Synopsis: In the summer of 2015, Germany hosted the European Maccabi Games (also known as the Jewish Olympics) at the Waldbühne Stadion, site of Hitler's 1936 Olympics for the first time ever.
Inspired by the heroic 1930s’ Maccabiah riders, eleven motorcyclists carry the torch and fly their flag from Tel-Aviv to Berlin, capturing this symbolic moment. Each European country holds a chilling resonance as each biker discovers or reveals how their families survived. They have to confront the past, address the present and contemplate the future. This is not simply a 'Jewish" story, it is a story of a people overcoming the worst from their fellow man to restate our common humanity. Ultimately, the film explores the impact of trauma and raises the question of whether ‘to tell or not to tell’.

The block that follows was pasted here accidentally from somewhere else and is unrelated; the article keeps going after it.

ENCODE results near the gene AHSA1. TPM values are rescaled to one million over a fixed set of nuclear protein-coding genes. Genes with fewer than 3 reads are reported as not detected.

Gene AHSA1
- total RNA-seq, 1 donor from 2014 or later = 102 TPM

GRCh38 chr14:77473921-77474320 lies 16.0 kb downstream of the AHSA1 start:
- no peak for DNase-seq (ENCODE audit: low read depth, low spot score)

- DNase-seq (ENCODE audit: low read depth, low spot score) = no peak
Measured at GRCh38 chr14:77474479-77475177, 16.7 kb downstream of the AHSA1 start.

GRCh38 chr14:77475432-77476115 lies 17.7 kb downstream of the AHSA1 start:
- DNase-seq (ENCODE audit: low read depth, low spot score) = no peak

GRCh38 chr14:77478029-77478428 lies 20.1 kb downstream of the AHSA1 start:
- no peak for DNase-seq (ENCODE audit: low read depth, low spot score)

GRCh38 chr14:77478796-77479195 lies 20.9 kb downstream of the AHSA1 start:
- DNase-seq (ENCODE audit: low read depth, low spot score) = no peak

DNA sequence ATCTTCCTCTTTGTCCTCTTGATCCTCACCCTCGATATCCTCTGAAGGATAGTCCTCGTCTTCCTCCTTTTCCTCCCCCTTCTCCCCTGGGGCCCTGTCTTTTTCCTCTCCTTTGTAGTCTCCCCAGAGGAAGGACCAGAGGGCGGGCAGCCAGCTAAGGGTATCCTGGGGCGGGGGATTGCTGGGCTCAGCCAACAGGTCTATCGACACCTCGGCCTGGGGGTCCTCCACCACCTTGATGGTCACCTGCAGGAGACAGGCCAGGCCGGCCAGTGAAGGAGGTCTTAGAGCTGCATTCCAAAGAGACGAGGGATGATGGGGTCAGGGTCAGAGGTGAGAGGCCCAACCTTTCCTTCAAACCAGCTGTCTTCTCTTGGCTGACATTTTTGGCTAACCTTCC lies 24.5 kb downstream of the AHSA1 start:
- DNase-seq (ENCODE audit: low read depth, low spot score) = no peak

Director's statement: This is the first full length feature I have ever made. It has been a project of passion in my firm belief that Jews should never again bow their heads to fear.
My foray into filmmaking began in 2012 when I was asked to be a correspondent for a LA based company covering the 2013 Maccabiah Games in Israel. Of the six short stories I produced, one was on the heroic missions of the early 1930’s motor bikers. I interviewed Maccabi World Union’s Chairman to hear, “Maccabi saved my family from the nails of the Nazis.”
When I heard that Berlin, this shrine to Nazi power, would host the European Maccabi Games for the very first time, the title, “Back to Berlin” came to me for everything it symbolized.
I would take a group of modern day bikers from Israel to Berlin to deliver the Maccabiah Torch defiantly flying the Israeli flag in a Europe, where once again, anti-Semitism often cloaked in anti Israel sentiment is rearing its ugly head. I believe that Back to Berlin is an important story that should be told.
Cooler than Hell’s Angels … These are God’s angels riding against intolerance and genocide….